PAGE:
An Illinois probate court recently closed the estate of the late Sarah Ellyn Farley, after recognizing Farley’s 2006 Canadian marriage to Jennifer Tobits and declaring Tobits to be Farley’s sole heir and legal representative — the latest chapter in a legal battle that has made its way to Pennsylvania.
Farley’s parents continue to seek their daughter’s workplace death benefit, which hasn’t been paid to Tobits.
Farley worked as an attorney for the law firm Cozen O’Connor, which is based in Philadelphia.
Cozen claims the federal Defense of Marriage Act prevents the firm from recognizing Tobits as Farley’s surviving spouse for purposes of the death benefit, which totals about $41,000.
The firm is seeking guidance from U.S. District Judge C. Darnell Jones 2d prior to allowing anyone to access the benefit.
Jones recently held the death-benefit dispute in abeyance, pending the outcome of other relevant cases.
“Judge Jones presumably is waiting for the U. S. Supreme Court to rule on the constitutionality of the federal DOMA,” said Benjamin L. Jerner, an attorney for Tobits.
The high court isn’t expected to rule on that issue until at least June.
Nothing in DOMA prevents a private employer from recognizing same-sex marriages when paying death benefits, said Christopher F. Stoll, another attorney for Tobits.
H. Robert Fiebach, an attorney for Cozen, said the probate matter has no bearing on the death-benefit dispute.
“We’ll do what the court tells us to do,” Fiebach told PGN. “We want the court to tell us who gets the money. We can’t make that determination, because we have two competing interests claiming it. Let the court tell us who gets it. We’ve never taken a position as to one [potential beneficiary] over the other.”
But Stoll called it “significant” that the Illinois court recognized Tobits as Farley’s sole heir and legal representative.
“It’s totally consistent with the argument we’re making in the dispute over the death benefit,” Stoll said. “The Illinois court recognized that their marriage was real, and Jennifer needs to be recognized as Ellyn’s surviving spouse.”
Stoll expressed optimism that Tobits will receive the money in due time.
“This is the one remaining piece, and we’re very eager to move forward and have the court rule that Jennifer is entitled to receive this last piece of her inheritance,” Stoll added. “We’re confident that the court will recognize that Jennifer is entitled to receive the death benefit.”
Randall L. Wenger, an attorney for the Farleys, declined to comment.
Schneller appeals to Superior Court
Anti-LGBT activist James Schneller filed an appeal in state Superior Court Nov. 13, continuing his quest to overturn Conshohocken’s LGBT ordinance.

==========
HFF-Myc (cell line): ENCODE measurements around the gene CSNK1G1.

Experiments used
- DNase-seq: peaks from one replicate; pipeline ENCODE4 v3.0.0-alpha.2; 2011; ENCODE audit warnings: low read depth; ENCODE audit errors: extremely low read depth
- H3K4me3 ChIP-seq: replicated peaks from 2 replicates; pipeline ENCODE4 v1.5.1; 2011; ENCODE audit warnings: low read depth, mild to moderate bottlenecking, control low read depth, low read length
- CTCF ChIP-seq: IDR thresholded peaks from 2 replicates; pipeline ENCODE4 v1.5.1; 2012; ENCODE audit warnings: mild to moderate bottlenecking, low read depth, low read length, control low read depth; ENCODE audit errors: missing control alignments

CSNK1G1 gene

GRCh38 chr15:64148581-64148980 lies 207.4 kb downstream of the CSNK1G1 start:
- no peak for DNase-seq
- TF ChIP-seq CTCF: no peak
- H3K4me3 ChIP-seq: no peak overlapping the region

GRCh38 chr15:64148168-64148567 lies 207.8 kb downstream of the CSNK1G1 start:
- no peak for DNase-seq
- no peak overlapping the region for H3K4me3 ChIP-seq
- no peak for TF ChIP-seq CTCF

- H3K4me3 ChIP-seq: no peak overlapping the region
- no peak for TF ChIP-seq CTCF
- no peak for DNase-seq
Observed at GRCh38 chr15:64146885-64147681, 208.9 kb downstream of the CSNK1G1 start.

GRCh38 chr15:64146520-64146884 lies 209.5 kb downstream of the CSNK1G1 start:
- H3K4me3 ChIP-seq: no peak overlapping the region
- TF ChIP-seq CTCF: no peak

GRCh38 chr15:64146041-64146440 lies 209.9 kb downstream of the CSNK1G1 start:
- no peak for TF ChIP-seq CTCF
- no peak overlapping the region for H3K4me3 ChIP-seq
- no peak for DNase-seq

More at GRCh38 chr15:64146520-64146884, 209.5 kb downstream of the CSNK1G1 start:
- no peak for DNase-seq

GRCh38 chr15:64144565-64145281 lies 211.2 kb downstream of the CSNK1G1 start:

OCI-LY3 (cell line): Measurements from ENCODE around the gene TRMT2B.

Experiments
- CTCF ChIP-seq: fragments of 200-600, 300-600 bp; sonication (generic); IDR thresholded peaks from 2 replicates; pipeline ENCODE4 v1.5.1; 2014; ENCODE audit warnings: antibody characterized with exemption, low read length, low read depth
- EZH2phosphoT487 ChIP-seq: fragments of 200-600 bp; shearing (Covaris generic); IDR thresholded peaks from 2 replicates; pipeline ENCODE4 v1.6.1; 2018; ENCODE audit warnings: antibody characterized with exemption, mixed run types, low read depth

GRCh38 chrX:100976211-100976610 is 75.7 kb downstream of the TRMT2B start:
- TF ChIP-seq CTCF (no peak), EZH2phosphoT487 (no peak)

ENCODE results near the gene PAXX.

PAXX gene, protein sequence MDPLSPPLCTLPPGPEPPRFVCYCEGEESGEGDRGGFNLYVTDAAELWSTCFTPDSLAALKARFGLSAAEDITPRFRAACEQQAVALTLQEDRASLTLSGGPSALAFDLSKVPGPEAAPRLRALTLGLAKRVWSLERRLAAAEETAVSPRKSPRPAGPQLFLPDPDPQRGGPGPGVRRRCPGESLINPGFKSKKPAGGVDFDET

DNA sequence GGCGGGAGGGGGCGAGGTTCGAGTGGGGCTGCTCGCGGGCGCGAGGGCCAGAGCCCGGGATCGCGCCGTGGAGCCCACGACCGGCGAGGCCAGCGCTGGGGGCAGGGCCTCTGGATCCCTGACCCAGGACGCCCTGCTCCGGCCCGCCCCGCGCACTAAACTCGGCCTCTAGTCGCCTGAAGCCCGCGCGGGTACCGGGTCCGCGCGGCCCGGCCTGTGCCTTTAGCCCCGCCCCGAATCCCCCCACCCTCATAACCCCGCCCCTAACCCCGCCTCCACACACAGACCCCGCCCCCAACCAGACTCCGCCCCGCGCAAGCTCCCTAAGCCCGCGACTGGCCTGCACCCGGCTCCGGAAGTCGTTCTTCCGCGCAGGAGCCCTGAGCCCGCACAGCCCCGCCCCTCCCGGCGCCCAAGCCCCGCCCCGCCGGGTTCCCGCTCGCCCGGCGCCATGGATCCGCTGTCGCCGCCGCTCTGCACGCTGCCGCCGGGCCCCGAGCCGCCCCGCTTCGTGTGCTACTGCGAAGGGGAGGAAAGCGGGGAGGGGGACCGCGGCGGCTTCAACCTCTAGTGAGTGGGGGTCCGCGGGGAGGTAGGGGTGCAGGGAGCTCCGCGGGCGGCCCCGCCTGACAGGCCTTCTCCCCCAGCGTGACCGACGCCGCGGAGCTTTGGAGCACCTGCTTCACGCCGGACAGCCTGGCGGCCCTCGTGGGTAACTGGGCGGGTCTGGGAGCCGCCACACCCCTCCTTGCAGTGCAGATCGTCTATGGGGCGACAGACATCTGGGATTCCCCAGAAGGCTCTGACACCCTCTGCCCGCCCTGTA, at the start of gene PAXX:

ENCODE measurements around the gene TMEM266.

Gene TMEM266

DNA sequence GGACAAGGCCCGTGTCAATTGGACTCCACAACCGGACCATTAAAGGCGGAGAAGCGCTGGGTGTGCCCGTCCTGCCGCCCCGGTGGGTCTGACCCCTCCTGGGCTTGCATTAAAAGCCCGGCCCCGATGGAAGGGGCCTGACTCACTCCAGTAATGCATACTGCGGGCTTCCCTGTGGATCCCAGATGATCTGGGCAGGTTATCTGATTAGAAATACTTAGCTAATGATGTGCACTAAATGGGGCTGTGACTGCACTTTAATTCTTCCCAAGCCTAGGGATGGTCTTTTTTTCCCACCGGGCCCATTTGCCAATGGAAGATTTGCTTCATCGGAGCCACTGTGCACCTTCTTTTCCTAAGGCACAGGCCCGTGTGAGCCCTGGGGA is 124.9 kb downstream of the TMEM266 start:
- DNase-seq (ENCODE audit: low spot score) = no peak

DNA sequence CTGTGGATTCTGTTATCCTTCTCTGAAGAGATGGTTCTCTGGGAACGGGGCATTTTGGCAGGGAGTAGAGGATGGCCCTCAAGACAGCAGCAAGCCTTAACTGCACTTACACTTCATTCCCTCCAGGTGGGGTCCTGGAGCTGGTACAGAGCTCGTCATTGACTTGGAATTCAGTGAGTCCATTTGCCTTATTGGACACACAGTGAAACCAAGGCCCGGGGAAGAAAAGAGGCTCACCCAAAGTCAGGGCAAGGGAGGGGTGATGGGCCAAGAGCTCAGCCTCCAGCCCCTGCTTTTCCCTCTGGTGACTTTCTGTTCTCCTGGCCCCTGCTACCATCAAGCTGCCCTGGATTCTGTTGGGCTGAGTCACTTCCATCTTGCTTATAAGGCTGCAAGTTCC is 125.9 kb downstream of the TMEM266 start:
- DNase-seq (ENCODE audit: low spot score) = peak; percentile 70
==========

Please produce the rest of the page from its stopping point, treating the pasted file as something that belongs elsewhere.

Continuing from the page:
Schneller, who lives in Radnor, is co-founder of Philadelphia Metro Task Force, an anti-LGBT group with about 75 members representing some 20 municipalities in the state.
He claims Conshohocken officials discriminated against him as a Christian when they enacted the ordinance in April 2011.
Montgomery County Common Pleas Judge Bernard A. Moore has dismissed various court filings by Schneller over the past year. His most recent ruling was issued Nov. 19, when he denied Schneller’s request to reconsider an earlier dismissal of one of his court filings.
Meanwhile, the borough wants Moore to bar Schneller from filing additional challenges to the ordinance, but Moore hadn’t ruled on that request by presstime.
The ordinance challenged by Schneller grants civil-rights protections to LGBTs and other groups in the areas of housing, commercial property, employment, public education and public accommodations and establishes a commission to investigate antibias complaints.
“Suffice it to say that the borough is disappointed that Mr. Schneller continues to perpetuate this foolhardly litigation,” said borough solicitor Michal J. Savona.
Schneller couldn’t be reached for comment.
— Timothy Cwiek NLGJA hosts political panel
Now that the election is over, many in the LGBT community may wonder what is coming down the pike in the fight for equality. The local chapter of the National Lesbian and Gay Journalists Association will explore that topic next week.
The group will host a panel discussion from 5-6:30 p.m. Dec. 9 at William Way LGBT Community Center, 1315 Spruce St., titled “What’s Next in LGBT Politics?” The panel will feature Mazzoni Center legal director David Rosenblum, G Philly editor Natalie Hope McDonald, University of Pennsylvania law professor Tobias Wolff and Associated Press reporter Phil Elliott.
The panel is free and open to the public.
— Angela Thomas